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Glaciers no longer exist in Australia, although they do exist in the Australian Antarctic Territory. During the last Ice Age, glaciers were present in areas of southern Australia and Tasmania, but now the closest glaciers to Australia are those on the slopes of Puncak Jaya, a mountain with an altitude of over 5030 metres, in the central mountain range of New Guinea.

Glaciers are moving masses of ice that can only develop where frozen precipitation such as snow, sleet and wind drift snow can accumulate in winter, then survive the summer without melting, evaporating or splitting away.

A glacier forms when accumulated snow remains unmelted for a season, then becomes compressed into a granular form of ice called firn. These sugar like crystals continue to grow until they eventually form glacial ice crystals, which may be several centimetres in length. As the layer of snow and ice accumulates and becomes denser through crystallisation, the sheer weight combined with the force of gravity eventually creates enough pressure to produce a flow outwards or downwards.

The specific geographic and climatic conditions for glaciers mainly occur near the poles (polar glaciers) but can also exist at high altitudes (alpine glaciers) and these different locations produce several different types of glaciers.

Continental glaciers or ice sheets are enormous masses of glacial ice and snow that occur in Antarctica and Greenland. The extensive Antarctic ice sheet is over 4200 metres thick in places, because the Antarctic is a cold desert with low precipitation these huge glaciers are very slow growing and its estimated age is 40 million years. When the ice sheets extend over the ocean and float they are known as ice shelves, the edge may split away to form icebergs.

Alpine glaciers develop from mountain icefields; they may flow across mountains or down into valleys like tongues of ice. If they reach the sea they are described as tidewater glaciers.

Glaciers produce distinctive landscapes due to their powerful erosive force. The base and sides of a glacier collect rocks as it moves along, the weight and abrasion carve out distinctive U shaped valleys that feature truncated spurs, hanging valleys, bowl shaped depressions (cirques), mountain lakes (tarns) and debris deposits such as moraines and drumlins. Landform features such as fiords and horn mountains such as the Matterhorn are products of glacier erosion.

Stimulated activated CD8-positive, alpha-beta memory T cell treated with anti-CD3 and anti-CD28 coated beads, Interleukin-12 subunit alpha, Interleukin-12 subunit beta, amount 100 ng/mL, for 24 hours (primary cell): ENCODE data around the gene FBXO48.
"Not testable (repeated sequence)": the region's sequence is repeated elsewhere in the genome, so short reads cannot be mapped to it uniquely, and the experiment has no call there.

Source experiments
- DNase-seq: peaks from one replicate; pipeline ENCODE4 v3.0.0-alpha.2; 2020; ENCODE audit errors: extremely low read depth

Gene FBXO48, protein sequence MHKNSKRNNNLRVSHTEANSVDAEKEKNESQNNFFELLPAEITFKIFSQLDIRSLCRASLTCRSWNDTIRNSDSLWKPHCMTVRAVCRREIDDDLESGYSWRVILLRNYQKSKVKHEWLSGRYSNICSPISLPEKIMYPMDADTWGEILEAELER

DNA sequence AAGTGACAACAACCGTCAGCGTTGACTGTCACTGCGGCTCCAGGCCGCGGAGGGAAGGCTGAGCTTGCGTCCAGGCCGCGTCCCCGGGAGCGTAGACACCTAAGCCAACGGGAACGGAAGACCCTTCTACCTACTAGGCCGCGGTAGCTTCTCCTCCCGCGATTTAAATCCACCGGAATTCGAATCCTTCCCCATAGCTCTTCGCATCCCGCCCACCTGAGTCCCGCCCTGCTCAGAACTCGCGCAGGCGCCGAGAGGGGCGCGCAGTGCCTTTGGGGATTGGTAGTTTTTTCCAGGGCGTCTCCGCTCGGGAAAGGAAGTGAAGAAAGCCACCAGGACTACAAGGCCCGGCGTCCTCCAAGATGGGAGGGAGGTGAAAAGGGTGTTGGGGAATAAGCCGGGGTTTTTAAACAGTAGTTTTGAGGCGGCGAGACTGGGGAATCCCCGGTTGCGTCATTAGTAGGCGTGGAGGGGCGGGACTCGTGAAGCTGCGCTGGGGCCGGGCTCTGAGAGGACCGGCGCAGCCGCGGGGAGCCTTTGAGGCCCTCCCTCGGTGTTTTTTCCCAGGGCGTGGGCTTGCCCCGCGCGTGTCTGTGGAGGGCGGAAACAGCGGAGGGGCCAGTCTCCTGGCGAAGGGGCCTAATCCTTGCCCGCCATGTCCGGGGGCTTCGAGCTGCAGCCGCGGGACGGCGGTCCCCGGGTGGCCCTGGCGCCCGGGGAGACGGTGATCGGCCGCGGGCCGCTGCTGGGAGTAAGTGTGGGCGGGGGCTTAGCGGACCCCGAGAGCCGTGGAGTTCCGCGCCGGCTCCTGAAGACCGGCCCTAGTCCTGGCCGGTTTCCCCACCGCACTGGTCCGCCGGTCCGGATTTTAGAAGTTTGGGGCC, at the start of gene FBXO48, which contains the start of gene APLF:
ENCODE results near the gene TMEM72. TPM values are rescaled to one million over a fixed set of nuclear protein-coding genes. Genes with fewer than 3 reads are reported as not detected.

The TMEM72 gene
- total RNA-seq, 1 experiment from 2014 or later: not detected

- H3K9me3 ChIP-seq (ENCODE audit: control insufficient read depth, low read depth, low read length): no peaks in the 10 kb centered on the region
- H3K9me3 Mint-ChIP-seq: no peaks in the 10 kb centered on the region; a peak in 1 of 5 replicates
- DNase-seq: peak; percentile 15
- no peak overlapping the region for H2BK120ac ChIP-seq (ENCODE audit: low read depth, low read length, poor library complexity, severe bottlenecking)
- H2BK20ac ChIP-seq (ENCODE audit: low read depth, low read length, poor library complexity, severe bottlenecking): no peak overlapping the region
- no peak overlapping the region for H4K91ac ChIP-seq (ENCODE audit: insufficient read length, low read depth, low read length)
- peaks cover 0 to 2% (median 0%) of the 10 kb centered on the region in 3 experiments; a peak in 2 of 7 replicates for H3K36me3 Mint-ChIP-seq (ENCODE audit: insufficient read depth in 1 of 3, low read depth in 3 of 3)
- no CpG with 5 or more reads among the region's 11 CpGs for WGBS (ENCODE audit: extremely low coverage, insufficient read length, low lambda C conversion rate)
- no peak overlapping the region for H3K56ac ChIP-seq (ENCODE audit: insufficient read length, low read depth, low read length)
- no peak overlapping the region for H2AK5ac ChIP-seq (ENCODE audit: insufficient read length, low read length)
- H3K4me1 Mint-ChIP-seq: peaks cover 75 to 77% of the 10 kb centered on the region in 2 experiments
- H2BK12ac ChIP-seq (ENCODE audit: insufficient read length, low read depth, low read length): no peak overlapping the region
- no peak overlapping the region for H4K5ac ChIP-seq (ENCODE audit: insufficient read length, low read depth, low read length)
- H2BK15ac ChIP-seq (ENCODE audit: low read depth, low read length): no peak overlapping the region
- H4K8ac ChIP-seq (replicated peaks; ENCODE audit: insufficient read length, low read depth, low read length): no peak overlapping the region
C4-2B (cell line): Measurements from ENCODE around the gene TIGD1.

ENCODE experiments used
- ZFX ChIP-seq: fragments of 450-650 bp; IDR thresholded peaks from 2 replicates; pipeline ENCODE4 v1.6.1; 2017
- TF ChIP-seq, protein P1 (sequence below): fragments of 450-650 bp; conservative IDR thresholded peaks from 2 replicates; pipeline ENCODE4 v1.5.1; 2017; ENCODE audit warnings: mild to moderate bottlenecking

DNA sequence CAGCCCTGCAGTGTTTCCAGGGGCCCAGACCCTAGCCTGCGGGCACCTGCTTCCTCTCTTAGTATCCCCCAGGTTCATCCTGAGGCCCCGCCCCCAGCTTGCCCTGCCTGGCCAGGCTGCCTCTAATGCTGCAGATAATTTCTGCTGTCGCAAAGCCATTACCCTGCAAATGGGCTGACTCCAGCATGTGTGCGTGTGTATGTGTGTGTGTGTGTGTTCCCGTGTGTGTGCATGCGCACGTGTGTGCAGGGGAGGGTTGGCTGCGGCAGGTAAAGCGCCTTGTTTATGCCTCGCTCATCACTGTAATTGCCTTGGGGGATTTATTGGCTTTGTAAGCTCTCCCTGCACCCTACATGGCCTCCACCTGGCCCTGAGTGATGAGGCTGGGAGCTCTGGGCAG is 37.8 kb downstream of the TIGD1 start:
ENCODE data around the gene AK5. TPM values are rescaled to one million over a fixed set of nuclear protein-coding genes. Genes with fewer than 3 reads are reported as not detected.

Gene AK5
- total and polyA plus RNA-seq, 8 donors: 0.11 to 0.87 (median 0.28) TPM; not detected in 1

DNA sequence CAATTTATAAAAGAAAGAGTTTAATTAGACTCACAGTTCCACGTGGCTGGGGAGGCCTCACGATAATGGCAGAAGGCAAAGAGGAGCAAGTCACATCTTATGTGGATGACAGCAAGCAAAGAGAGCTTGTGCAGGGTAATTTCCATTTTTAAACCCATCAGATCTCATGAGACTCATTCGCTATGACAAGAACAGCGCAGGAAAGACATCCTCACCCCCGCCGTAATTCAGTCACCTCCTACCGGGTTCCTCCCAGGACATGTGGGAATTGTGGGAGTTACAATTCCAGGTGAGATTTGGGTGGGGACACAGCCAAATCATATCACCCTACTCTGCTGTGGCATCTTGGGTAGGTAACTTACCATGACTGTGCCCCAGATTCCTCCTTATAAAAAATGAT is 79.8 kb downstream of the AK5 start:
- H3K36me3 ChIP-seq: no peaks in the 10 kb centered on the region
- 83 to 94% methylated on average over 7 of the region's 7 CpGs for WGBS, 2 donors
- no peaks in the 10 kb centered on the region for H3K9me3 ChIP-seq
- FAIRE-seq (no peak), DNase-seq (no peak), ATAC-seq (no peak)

All glaciers are sensitive to changes in climatic conditions because they are constantly balancing between accumulation / advance and ablation (melting and evaporation) / retreat. Observations show that in the twentieth century the vast majority of glaciers have retreated rapidly.

Glaciers are a major part of the planet’s cryosphere - they cover 10% of land surface, contain 75% of the world’s freshwater and if glaciers and all land ice melted, it is estimated that sea levels would rise by up to 70 metres. Consequently massive changes to glaciers have the potential to cause major environmental impacts.

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Why does attentiveness to nature matter? In a very fundamental sense, we are what we pay attention to. Paying heed to beauty, grace, and everyday miracles promotes a sense of possibility and coherence that runs deeper and truer than the often illusory commercial, social "realities" advanced by mainstream contemporary culture. ... Our attention is precious, and what we choose to focus it on has enormous consequences. What we choose to look at, and to listen to--these choices change the world. As Thich Nhat Hanh has pointed out, we become the bad television programs that we watch. A society that expends its energies tracking the latest doings of the celebrity couple is fundamentally distinct from one that watches for the first arriving spring migrant birds, or takes a weekend to check out insects in a mountain stream, or looks inside flowers to admire the marvelous ingenuities involved in pollination. The former tends to drag culture down to its lowest commonalities; the latter can lift us up in a sense of unity with all life. The Way of Natural History, edited by Thomas Lowe Fleischner and published by Trinity University Press (Texas)